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I’m an international student originally from Karachi, Pakistan who has lived in seven cities across six countries across three continents. I believe this exposure to a variety of different cultures and backgrounds has equipped me with perseverance and an ability to adapt to different situations. I studied cognitive psychology in my first two years at Western, and outside of the classroom, I have been actively involved with Western’s entrepreneurship space as well as spearheading Ivey’s recently founded One for the World chapter. In my free time, I enjoy boxing and watching my LA Lakers wreak havoc across the NBA.


What is your personal definition of sustainability?

My personal definition of sustainability is centered on living within the boundaries of our natural systems or environment and ensuring that our lifestyles do not harm or intrude on society and culture.


What role do you see sustainability playing in your professional career?

A decade from now, I see myself returning to East Africa and getting involved with infrastructure investing. Building sustainable infrastructure is critical to Africa’s socioeconomic prosperity in the future, especially as the continent tackles unprecedented population growth and the unbundling of latent consumer demand.

Because I see myself leading my own fund, I very much need to learn how to channel sustainability as a fundamental part of my organization’s culture. I want sustainability to always be top-of-mind amongst the people I hope to one day lead, and to engrain sustainability in an industry in which it is typically an afterthought.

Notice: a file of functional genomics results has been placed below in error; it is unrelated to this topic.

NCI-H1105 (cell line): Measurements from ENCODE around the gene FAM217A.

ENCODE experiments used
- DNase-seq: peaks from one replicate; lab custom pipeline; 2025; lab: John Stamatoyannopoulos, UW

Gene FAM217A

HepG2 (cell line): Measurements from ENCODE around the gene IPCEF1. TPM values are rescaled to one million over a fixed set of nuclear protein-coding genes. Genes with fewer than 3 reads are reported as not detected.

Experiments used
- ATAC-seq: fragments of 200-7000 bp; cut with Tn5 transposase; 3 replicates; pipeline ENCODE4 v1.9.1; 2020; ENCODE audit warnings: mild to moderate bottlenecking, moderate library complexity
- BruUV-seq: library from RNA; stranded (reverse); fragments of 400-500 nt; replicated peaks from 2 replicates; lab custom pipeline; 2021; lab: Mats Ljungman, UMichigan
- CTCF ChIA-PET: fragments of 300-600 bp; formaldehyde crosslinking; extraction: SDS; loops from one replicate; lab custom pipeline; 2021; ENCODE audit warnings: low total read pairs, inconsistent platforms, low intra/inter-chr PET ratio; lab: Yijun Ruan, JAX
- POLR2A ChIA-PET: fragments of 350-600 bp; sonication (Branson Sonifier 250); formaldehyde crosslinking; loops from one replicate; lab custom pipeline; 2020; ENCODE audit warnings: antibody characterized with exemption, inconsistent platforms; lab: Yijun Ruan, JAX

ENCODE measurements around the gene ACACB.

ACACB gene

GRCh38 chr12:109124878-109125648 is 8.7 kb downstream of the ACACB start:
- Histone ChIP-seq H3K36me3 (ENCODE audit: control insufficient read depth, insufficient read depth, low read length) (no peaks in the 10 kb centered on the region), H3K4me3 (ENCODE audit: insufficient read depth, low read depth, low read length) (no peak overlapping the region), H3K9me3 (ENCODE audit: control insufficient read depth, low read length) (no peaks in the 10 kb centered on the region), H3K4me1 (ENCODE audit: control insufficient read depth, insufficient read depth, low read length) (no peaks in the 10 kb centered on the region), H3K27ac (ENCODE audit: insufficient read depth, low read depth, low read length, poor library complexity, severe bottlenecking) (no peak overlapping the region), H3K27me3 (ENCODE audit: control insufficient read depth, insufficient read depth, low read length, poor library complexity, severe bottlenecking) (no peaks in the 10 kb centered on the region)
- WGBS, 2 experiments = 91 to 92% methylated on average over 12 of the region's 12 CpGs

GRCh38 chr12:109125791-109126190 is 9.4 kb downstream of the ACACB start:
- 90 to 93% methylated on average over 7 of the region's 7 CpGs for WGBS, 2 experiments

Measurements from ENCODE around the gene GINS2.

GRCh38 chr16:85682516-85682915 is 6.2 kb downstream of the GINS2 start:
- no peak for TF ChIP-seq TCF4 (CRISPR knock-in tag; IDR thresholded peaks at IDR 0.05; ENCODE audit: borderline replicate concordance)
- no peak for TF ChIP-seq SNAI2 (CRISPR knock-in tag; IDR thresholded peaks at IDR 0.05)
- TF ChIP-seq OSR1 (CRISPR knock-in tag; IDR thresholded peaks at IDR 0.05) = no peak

I think implementing processes directed towards living more sustainably is becoming more and more commonplace but learning how to think sustainability is still a rarity. I think this certificate program is a fantastic way to develop that mode of thinking.


What sustainability projects have you been engaged in?

I have been involved in several sustainability projects throughout high school and university. Most recently, I have been focusing my efforts on wildlife conservation. My interest in wildlife conservation was sparked after I wrote a research article discussing how a combination of legalizing trade and enforcing strict regulation of supply chains could decrease rhino poaching. I love rhinos, and I’m an Ambassador for Save the Rhino International.

Last summer, I spent a month in the Mara Naboisho Conservancy in Kenya with an organization called African Impact where I volunteered for a big cat conservation project. It was one of the most valuable experiences of my life and simply strengthened my passion for the protection of the world’s precious wildlife. I now serve as an Ambassador for African Impact and may be returning this April for a turtle conservation project in the Seychelles.  

I’m also an analyst for the Ivey Energy and Resources Club, and recently wrote an article about the need for greater adoption of data-providing technologies to enable fundamental changes in water pricing frameworks that help increase infrastructure longevity and consequently help alleviate Canada’s water crisis.

Faizan Basharullah

Faizan Basharullah

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